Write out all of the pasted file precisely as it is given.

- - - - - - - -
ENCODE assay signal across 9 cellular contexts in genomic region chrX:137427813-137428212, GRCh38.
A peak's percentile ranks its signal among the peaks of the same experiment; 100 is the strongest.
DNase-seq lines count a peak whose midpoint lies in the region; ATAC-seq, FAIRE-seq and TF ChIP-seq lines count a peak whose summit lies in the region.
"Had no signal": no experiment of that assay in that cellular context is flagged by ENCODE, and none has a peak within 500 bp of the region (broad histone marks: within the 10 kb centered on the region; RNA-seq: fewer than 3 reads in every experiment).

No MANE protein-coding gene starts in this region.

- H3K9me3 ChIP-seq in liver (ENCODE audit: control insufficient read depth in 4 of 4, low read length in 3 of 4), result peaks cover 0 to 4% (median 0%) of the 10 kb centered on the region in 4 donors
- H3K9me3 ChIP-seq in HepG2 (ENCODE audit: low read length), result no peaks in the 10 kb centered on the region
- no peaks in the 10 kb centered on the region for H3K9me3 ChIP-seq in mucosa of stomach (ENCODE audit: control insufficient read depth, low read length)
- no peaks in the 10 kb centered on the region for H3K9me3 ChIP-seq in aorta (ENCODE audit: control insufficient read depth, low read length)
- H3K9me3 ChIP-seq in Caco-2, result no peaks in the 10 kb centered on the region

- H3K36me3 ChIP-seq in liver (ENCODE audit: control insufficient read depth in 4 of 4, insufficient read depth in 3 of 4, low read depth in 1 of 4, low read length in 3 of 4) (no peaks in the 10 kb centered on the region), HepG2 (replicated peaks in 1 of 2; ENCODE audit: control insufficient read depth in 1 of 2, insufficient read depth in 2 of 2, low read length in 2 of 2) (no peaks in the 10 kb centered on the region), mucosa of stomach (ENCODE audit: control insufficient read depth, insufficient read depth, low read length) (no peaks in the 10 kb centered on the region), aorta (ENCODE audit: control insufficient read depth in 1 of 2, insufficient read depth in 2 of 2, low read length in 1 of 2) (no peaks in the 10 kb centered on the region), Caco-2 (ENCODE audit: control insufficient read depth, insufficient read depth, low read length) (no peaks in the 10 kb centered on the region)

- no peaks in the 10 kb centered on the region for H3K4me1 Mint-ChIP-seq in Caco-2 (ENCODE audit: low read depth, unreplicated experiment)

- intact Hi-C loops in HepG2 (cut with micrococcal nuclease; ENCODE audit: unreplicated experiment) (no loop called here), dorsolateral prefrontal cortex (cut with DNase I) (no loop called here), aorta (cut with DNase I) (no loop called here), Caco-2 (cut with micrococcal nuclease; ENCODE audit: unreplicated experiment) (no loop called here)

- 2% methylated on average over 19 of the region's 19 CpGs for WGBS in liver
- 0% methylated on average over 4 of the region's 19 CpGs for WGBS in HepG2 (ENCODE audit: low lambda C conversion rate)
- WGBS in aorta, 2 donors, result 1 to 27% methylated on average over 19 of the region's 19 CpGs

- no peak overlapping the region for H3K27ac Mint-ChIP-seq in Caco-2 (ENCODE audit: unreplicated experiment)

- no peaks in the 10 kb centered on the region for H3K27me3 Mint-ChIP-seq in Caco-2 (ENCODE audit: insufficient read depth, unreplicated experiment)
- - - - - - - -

ENCODE assay signal across 9 cellular contexts in genomic region chrX:137427813-137428212, GRCh38.
A peak's percentile ranks its signal among the peaks of the same experiment; 100 is the strongest.
DNase-seq lines count a peak whose midpoint lies in the region; ATAC-seq, FAIRE-seq and TF ChIP-seq lines count a peak whose summit lies in the region.
"Had no signal": no experiment of that assay in that cellular context is flagged by ENCODE, and none has a peak within 500 bp of the region (broad histone marks: within the 10 kb centered on the region; RNA-seq: fewer than 3 reads in every experiment).

No MANE protein-coding gene starts in this region.

- H3K9me3 ChIP-seq in liver (ENCODE audit: control insufficient read depth in 4 of 4, low read length in 3 of 4), result peaks cover 0 to 4% (median 0%) of the 10 kb centered on the region in 4 donors
- H3K9me3 ChIP-seq in HepG2 (ENCODE audit: low read length), result no peaks in the 10 kb centered on the region
- no peaks in the 10 kb centered on the region for H3K9me3 ChIP-seq in mucosa of stomach (ENCODE audit: control insufficient read depth, low read length)
- no peaks in the 10 kb centered on the region for H3K9me3 ChIP-seq in aorta (ENCODE audit: control insufficient read depth, low read length)
- H3K9me3 ChIP-seq in Caco-2, result no peaks in the 10 kb centered on the region

- H3K36me3 ChIP-seq in liver (ENCODE audit: control insufficient read depth in 4 of 4, insufficient read depth in 3 of 4, low read depth in 1 of 4, low read length in 3 of 4) (no peaks in the 10 kb centered on the region), HepG2 (replicated peaks in 1 of 2; ENCODE audit: control insufficient read depth in 1 of 2, insufficient read depth in 2 of 2, low read length in 2 of 2) (no peaks in the 10 kb centered on the region), mucosa of stomach (ENCODE audit: control insufficient read depth, insufficient read depth, low read length) (no peaks in the 10 kb centered on the region), aorta (ENCODE audit: control insufficient read depth in 1 of 2, insufficient read depth in 2 of 2, low read length in 1 of 2) (no peaks in the 10 kb centered on the region), Caco-2 (ENCODE audit: control insufficient read depth, insufficient read depth, low read length) (no peaks in the 10 kb centered on the region)

- no peaks in the 10 kb centered on the region for H3K4me1 Mint-ChIP-seq in Caco-2 (ENCODE audit: low read depth, unreplicated experiment)

- intact Hi-C loops in HepG2 (cut with micrococcal nuclease; ENCODE audit: unreplicated experiment) (no loop called here), dorsolateral prefrontal cortex (cut with DNase I) (no loop called here), aorta (cut with DNase I) (no loop called here), Caco-2 (cut with micrococcal nuclease; ENCODE audit: unreplicated experiment) (no loop called here)

- 2% methylated on average over 19 of the region's 19 CpGs for WGBS in liver
- 0% methylated on average over 4 of the region's 19 CpGs for WGBS in HepG2 (ENCODE audit: low lambda C conversion rate)
- WGBS in aorta, 2 donors, result 1 to 27% methylated on average over 19 of the region's 19 CpGs

- no peak overlapping the region for H3K27ac Mint-ChIP-seq in Caco-2 (ENCODE audit: unreplicated experiment)

- no peaks in the 10 kb centered on the region for H3K27me3 Mint-ChIP-seq in Caco-2 (ENCODE audit: insufficient read depth, unreplicated experiment)